- The total calories: Building on the macronutrient balance, the total calories provided by a mass gainer is also much higher. Most whey protein products are relatively low in calories, providing 100 – 150 per serve. By contrast, mass gainers are much more calorie-dense, clocking in at about 1,250 – 1,500 per serve.
- The price: Generally speaking, mass gainers are more expensive than whey protein products. This is partly because of the greater range of ingredients and partly because of the higher cost of production. That being said, most mass gainers are still fairly affordable when compared to other supplements.
All of this means that depending on your body type and goal, one of these products will be more suitable. It also means that choosing the wrong product could mean you see minimal benefit – or even worse, negative effects. As such, it’s important to select the product you need based on your situation and requirements carefully.
Whey Protein v Mass Gainer – which should I be taking?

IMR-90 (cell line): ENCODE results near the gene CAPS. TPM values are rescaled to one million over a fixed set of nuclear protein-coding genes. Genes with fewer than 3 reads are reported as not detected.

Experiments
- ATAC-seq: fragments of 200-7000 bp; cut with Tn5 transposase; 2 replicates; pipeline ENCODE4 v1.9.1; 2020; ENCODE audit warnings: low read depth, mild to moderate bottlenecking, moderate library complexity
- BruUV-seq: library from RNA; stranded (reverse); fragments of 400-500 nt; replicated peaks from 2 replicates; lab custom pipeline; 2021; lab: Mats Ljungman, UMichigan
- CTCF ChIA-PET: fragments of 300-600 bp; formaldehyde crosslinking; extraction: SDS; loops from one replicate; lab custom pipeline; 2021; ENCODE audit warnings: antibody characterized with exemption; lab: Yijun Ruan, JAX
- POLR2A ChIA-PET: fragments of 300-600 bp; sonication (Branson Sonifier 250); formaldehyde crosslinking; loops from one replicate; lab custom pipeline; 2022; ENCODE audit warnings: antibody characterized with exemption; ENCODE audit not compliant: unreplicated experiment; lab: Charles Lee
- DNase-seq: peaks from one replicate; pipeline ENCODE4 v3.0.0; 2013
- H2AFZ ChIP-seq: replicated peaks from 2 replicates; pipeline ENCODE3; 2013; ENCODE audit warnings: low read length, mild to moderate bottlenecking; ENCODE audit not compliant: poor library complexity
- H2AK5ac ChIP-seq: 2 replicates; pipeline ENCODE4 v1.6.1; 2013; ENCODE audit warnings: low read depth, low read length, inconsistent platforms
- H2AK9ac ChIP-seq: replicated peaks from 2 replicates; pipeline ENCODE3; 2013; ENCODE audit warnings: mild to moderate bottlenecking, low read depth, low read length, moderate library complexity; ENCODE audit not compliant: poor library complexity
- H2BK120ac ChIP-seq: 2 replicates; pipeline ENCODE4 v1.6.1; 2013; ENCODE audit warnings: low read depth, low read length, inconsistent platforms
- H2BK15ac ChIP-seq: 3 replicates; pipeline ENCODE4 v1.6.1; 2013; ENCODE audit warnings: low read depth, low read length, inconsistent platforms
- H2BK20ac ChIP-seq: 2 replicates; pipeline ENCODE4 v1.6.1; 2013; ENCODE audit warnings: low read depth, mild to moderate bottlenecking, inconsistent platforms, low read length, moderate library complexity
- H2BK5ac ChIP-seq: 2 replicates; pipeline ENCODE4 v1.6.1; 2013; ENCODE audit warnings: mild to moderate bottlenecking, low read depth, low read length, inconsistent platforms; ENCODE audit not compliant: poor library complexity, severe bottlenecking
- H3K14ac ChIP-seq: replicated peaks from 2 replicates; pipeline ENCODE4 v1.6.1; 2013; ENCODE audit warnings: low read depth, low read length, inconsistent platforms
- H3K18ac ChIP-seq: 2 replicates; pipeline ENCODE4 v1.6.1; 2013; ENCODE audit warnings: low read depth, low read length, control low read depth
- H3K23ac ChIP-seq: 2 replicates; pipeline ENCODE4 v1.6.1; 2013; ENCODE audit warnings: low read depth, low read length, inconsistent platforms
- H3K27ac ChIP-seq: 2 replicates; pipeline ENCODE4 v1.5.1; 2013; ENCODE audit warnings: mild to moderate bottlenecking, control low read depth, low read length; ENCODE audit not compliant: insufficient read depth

So… with all of this in mind, the question remains – which would work best for you?
As already noted, one of the biggest determinants of this will be your body type. For example, if you’re someone who struggles to put on weight, the extra calories of a mass gainer could help. However, if you put on weight easily, those extra calories could turn into the wrong kind of mass.
Similarly, your goals will also help determine the best product for you. If you’re on a bulking cycle and want to build serious muscle, a mass gainer could help supercharge your progress. However, if you’re trying to shred or lose weight, the last thing you can probably do with is the extra calories.